Instead of the tired trope of worry about the voters in November, we rely on the power-elite model’s neat fit with Thomas Ferguson’s investment theory of party competition. Obama and the Democrats aren’t bounded in the positions they take and offer by voters, but by investors. I agree with Ferguson that
“the fundamental market for political parties usually is not voters…most of these possess desperately limited resources and – especially in the United States – exiguous information and interest in politics. The real market for political parties is defined by major investors, who generally have good and clear reason for investing to control the state…Blocs of major investors define the core of political parties and are responsible for most of the signals the party sends to the electorate.”
Obama is bound by the limits of what the party investors, the power elite, demand from the American state apparatus. So while majorities of voters support single-payer universal health care, ending the wars in Afghanistan and Iraq, and living wage jobs, the administration began from what seemed a confusing stance of continuing Bush’s wars, compromising immediately on health care, and bailing out Wall Street instead of the American worker.
It’s not confusing at all though: Obama is the CEO of the “executive committee of the ruling class” and there is no constituency in the elite that support him going forward with policies that seem potentially popular with the masses. So, as a matter of course, we don’t even hear them spoken except in derogatory fashion by Obama and his press flacks. Ferguson presents a useful explanation :
“Consider a world in which labor-intensive textile (3 percent of the voting population) command virtually all pecuniary resources beyond those necessary for ordinary wage earner to live. Suppose, further, that an election is being staged in which everyone recognized that the only issue is passage of a law that is likely to lead to 100 percent unionization of the work force. All wage earners agree that the law is desirable. All textile magnates vehemently disagree. What stance do the political parties adopt? If money matters importantly to the campaign, no party can afford to take up the median voter’s position – a 100% unionization, indicated by the vast majority, 97% – even though no one is being fooled about anything. Because all parties depend on textiles for funding, they must comply with the industry’s demand for a union-free environment, or else they cannot afford to compete at all. Conversely, if a second party dependent on capital-intensive industries that do not object to, say, a scheme for 20 percent unionization can raise enough funds to offer another deal – a New Deal, that is – then the populace may get a chance to vote for the latter; still, the median position is never attained.”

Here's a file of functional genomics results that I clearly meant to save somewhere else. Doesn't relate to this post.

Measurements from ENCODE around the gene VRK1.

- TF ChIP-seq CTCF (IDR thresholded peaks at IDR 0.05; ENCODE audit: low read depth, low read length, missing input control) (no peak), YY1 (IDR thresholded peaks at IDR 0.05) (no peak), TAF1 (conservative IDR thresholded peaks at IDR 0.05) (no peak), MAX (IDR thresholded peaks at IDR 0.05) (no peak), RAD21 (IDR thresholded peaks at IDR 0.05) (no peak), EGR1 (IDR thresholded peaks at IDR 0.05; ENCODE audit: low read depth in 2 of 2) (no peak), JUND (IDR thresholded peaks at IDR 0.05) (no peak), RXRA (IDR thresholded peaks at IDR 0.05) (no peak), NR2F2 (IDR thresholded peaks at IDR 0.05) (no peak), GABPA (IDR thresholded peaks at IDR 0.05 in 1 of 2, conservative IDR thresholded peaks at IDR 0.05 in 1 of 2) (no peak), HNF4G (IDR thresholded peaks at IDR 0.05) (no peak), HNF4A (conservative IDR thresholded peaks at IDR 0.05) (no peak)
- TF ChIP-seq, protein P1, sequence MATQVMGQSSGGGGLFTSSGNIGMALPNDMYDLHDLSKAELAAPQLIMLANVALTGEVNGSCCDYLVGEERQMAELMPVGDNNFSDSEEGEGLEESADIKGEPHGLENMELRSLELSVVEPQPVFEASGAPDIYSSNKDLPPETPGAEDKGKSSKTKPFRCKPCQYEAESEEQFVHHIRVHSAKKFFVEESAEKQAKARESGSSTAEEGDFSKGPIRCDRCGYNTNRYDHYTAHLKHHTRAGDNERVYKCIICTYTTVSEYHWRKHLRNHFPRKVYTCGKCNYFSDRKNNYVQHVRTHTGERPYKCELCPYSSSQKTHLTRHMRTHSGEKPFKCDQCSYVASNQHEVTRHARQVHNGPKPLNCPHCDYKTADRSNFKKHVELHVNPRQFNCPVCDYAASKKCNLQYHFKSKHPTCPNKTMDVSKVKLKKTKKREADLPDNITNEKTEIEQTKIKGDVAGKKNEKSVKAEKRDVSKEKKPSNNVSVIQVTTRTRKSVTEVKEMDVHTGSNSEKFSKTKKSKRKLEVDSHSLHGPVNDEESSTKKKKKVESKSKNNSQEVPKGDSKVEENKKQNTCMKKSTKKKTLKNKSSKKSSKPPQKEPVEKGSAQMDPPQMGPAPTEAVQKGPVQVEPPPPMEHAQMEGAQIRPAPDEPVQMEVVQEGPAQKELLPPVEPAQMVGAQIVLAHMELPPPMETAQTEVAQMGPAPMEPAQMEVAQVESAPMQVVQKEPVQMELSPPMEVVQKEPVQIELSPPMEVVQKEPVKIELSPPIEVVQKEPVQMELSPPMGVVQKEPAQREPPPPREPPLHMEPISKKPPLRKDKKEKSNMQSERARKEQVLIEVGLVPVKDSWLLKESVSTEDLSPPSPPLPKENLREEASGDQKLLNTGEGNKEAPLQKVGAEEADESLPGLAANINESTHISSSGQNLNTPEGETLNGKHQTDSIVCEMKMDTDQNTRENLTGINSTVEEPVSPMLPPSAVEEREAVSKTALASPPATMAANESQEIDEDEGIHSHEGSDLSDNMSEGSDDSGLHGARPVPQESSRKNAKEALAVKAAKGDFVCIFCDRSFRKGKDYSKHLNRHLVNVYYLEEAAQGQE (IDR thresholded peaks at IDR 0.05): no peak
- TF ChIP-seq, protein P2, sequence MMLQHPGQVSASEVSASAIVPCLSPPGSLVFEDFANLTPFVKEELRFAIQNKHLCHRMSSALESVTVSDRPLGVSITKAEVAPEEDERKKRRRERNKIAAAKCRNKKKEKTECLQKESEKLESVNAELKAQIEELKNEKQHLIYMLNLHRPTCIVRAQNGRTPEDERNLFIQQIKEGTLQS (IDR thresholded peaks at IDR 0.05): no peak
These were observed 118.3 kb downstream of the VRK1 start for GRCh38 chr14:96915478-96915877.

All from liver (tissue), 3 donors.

Obama’s position, which he claims is one of compromise to get what we can “really achieve,” is nothing of the sort. Rather, it is clear that some very powerful interests are quite happy with how he has approached health care, the wars, military spending, the bank bailouts, his agency and Supreme Court appointments. Whether or not Obama himself is more radical than his choices (and I highly doubt it), he can afford to annoy a sizable chunk of the electorate as long as he retains the support of a majority of the investor class. Once we understand this, the consistency of our CEO-in-chief’s policies should become clear.